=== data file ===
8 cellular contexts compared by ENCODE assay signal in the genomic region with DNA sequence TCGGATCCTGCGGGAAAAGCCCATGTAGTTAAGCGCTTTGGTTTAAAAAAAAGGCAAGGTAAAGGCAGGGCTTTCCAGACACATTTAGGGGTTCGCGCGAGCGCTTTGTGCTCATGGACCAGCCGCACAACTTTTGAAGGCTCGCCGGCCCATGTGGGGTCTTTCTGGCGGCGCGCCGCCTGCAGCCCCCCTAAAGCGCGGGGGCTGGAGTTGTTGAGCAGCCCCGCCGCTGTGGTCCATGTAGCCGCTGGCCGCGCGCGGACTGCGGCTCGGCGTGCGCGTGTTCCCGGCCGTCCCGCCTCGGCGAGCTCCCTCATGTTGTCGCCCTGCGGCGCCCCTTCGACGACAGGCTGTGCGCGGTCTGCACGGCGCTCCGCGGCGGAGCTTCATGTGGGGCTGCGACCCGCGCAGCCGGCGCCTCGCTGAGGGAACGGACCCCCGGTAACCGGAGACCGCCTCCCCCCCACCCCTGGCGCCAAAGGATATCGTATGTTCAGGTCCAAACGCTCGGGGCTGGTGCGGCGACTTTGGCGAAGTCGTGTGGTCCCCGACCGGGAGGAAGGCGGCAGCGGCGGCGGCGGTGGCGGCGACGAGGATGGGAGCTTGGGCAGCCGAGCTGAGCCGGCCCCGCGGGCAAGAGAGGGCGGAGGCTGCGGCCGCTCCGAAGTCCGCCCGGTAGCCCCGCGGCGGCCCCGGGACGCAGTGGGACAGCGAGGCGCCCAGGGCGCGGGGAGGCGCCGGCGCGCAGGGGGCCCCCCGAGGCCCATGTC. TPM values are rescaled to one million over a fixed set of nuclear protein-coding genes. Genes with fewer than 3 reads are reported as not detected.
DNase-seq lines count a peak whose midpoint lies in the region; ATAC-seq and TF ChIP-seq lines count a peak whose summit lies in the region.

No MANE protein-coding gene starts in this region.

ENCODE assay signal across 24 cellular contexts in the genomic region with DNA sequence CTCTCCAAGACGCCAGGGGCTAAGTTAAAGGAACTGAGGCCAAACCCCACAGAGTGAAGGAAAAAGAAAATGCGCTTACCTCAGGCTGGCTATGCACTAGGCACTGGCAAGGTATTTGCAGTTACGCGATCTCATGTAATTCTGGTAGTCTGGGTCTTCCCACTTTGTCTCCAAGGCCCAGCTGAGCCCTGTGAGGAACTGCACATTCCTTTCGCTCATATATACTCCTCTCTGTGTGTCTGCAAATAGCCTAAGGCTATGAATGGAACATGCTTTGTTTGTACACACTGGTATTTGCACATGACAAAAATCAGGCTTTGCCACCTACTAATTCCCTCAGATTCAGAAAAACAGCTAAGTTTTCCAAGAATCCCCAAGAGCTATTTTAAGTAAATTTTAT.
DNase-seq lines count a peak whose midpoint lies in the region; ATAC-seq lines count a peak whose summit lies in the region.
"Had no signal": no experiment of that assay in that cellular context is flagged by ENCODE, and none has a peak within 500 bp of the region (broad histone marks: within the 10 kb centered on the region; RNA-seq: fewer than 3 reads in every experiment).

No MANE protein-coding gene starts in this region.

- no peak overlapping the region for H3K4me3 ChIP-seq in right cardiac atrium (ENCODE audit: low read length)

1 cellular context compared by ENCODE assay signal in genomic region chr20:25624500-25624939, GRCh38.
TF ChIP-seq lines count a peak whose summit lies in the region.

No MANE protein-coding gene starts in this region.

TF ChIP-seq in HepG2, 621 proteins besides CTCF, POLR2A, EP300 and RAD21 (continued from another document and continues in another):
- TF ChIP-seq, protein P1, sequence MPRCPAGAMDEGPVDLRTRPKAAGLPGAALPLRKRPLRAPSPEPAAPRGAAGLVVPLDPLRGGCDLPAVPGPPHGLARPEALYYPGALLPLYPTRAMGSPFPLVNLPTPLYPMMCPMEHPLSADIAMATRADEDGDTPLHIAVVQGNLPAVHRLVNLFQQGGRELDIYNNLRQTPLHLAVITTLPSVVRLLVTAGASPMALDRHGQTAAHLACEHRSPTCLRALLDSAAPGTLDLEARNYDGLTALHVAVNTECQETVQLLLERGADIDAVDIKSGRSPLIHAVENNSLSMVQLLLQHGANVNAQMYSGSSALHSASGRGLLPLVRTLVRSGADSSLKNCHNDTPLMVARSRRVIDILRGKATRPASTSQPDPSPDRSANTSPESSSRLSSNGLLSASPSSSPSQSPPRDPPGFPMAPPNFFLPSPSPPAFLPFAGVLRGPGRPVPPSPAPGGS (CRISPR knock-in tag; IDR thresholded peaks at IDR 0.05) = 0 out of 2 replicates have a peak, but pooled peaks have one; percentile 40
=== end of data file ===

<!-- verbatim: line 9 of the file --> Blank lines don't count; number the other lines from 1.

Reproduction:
1 cellular context compared by ENCODE assay signal in genomic region chr20:25624500-25624939, GRCh38.